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Illinois hunting and fishing

Dr. Chris Widga of the Illinois State Museum examines the vertebra of a muskox discovered in the Sangamon River near Riverside Park by Tony Blisset during a family outing on July 29. Photos by Chris Young

Bone from Ice Age animal found in Sangamon River

September 01, 2012 at 08:37 AM

The State Journal-Register

Low water levels in the Sangamon River caused by this summer’s drought have revealed a relic of Illinois’ Ice Age past.

Tony Blisset of Springfield was spending a hot day at Riverside Park with his family July 29 when he found the vertebra of a Harlan’s muskox, an animal that became extinct more than 12,000 years ago.

Officials with the Illinois State Museum unveiled the specimen Friday afternoon.

Jeffrey Saunders and Chris Widga of the museum compared the bone with others in the collection and identified it as a Harlan’s muskox.

“Dr. Widga and I are interested in Ice Age animals, not only in their distribution on the landscape but throughout time,” Saunders said. “It is a rare find that raises our statewide inventory of this animal to 13.”

A similar vertebra was found in 2008 in Salt Creek in Logan County.

No other examples of Ice Age animals have been found within the city of Springfield, Saunders said.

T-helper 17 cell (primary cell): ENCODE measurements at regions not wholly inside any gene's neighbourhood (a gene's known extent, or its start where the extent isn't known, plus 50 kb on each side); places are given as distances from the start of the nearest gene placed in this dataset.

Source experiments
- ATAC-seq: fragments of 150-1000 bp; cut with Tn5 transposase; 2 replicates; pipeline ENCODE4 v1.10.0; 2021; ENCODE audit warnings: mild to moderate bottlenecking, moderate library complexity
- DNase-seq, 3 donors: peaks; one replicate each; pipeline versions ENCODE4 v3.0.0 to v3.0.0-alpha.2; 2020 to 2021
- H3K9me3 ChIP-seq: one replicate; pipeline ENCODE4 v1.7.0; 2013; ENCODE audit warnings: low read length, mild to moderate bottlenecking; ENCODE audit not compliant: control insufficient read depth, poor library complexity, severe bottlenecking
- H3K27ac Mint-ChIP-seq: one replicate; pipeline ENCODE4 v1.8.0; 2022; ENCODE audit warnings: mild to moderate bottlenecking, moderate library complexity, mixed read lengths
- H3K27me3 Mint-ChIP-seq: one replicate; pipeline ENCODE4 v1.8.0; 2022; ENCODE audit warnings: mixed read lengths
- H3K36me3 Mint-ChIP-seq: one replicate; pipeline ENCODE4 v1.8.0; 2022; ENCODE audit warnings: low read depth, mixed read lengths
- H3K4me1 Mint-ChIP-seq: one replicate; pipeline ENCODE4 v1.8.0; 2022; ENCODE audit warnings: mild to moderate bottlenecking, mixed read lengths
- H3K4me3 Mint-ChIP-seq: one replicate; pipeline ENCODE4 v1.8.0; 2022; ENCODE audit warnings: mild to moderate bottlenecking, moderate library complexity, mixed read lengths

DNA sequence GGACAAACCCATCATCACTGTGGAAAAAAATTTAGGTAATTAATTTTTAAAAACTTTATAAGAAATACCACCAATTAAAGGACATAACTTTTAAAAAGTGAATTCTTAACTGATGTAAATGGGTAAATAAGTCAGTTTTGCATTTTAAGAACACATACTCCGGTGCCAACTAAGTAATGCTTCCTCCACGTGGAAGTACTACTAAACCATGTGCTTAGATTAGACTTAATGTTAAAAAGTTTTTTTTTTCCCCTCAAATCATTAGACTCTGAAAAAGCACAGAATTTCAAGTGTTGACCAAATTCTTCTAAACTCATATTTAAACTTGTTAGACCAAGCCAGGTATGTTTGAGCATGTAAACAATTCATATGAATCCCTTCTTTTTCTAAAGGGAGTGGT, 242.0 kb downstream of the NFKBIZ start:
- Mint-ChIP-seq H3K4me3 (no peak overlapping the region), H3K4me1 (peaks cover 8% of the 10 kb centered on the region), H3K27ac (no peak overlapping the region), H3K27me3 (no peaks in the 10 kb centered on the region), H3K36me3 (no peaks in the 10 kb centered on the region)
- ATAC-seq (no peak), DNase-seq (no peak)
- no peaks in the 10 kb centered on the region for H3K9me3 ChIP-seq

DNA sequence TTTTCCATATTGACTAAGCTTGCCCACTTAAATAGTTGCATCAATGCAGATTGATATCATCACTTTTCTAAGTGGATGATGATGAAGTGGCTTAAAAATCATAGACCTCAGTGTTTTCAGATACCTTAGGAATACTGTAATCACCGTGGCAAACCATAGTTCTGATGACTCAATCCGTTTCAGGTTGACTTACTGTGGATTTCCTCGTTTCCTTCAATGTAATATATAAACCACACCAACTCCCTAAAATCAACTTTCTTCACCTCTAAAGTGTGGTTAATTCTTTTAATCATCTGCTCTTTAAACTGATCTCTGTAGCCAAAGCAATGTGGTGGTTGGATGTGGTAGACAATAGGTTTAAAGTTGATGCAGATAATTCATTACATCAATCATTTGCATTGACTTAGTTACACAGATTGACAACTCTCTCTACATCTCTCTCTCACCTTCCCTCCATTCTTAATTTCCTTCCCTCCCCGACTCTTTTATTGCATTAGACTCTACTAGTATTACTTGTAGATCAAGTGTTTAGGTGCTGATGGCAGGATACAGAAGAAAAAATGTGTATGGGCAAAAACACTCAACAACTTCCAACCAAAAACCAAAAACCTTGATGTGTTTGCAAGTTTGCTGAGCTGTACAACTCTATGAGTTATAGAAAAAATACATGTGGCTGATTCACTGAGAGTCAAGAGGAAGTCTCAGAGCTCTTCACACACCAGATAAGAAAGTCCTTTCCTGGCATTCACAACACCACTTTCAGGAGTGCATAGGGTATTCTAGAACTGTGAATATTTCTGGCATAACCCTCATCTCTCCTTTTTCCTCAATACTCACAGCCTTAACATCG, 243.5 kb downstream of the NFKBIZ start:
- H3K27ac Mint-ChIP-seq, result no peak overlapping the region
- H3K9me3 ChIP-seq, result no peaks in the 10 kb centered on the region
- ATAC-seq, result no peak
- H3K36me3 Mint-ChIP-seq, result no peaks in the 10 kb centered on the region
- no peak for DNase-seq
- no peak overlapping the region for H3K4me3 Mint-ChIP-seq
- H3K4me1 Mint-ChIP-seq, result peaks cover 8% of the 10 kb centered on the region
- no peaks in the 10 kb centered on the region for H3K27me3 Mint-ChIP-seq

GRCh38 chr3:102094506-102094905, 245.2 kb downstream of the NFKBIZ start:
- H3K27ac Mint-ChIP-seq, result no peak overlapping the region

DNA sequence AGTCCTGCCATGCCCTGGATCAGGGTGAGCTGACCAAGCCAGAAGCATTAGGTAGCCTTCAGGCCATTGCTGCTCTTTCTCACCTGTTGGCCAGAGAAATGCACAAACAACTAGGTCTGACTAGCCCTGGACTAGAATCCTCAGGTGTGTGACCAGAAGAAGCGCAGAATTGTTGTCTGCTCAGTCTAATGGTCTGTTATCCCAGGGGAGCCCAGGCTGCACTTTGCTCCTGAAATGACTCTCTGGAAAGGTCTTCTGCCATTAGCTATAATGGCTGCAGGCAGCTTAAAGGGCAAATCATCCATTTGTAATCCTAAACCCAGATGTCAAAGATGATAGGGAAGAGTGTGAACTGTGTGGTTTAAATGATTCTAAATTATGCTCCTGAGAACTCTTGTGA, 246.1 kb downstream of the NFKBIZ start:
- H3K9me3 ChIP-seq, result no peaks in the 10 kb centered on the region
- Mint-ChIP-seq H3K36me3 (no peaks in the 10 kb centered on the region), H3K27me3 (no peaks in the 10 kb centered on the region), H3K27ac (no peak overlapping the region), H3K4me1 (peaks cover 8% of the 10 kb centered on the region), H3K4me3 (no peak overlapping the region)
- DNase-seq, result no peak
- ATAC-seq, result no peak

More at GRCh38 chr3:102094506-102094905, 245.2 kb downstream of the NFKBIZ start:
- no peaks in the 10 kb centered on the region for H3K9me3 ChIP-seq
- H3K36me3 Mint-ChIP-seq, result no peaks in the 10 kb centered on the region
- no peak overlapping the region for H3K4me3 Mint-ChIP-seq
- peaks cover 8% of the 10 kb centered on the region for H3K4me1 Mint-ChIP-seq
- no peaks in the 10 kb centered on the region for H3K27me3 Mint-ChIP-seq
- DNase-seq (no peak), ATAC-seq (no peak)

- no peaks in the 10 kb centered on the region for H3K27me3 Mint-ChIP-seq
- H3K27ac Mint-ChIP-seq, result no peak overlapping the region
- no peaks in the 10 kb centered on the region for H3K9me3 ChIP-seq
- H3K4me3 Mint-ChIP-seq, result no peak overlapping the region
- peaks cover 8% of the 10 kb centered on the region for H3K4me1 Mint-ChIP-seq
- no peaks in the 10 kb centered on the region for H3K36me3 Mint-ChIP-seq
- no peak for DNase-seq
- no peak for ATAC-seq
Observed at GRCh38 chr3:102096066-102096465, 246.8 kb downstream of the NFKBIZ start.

It’s cousin, the modern muskox, still survives in Arctic regions.

The Sangamon River was about 11 feet lower in late July than it was in May, Saunders said.

“The drought was part and parcel with the recovery of this specimen,” he said. “When the rivers go down, bones come out.”

Blisset said his family was looking for something to do when they settled on a trip to the park to cool off in the river.

“It was a hot day, and it was like 103 degrees,” Blisset said. “We were inside and we were just kind of bored and wanted to do something, so we thought, ‘What a better way (to cool off than) to go to the park, get in the river because it’s really low, and it’s free.’

“We just jumped in and had a good time.”

A couple of hours later, Blisset jumped from a tree branch into the river, and his feet hit the vertebra.

“I thought it was a rock, and I thought I ought to move it out of the way so nobody got hurt,” he said. “When I scooped it up, I said, ‘Oh, my God, I found a bone.’”

At first he thought it could be from a cow, horse or maybe even a bear.

Illinois hunting and fishing
A vertebra from a Harlan’s muskox is on display in the lobby of the Illinois State Museum.

So he went to museum’s Web site and found Saunders and Widga.

“And lo and behold, I found something that was just waiting 12,000 years to take a car ride down to their office,” he said.

Saunders said bones like the vertebra are among the first to be washed downstream when a skeleton is exposed. The skull, if it still exists, probably is upstream.

Widga said it is unknown how old the specimen is. The range could extend from as long ago as 20,000 years — the maximum extent of the last ice sheet — to 12,000 years ago, when the Harlan’s muskox died out.

Saunders said the odds of any prehistoric animal’s bones ending up at the museum are long.

“(The river) carved this thing out and deposited it where Tony could jump on it,” Saunders said.

“It’s tough to be a fossil,” he said. “First, you have to die.”

Chris Young can be reached at 788-1528.

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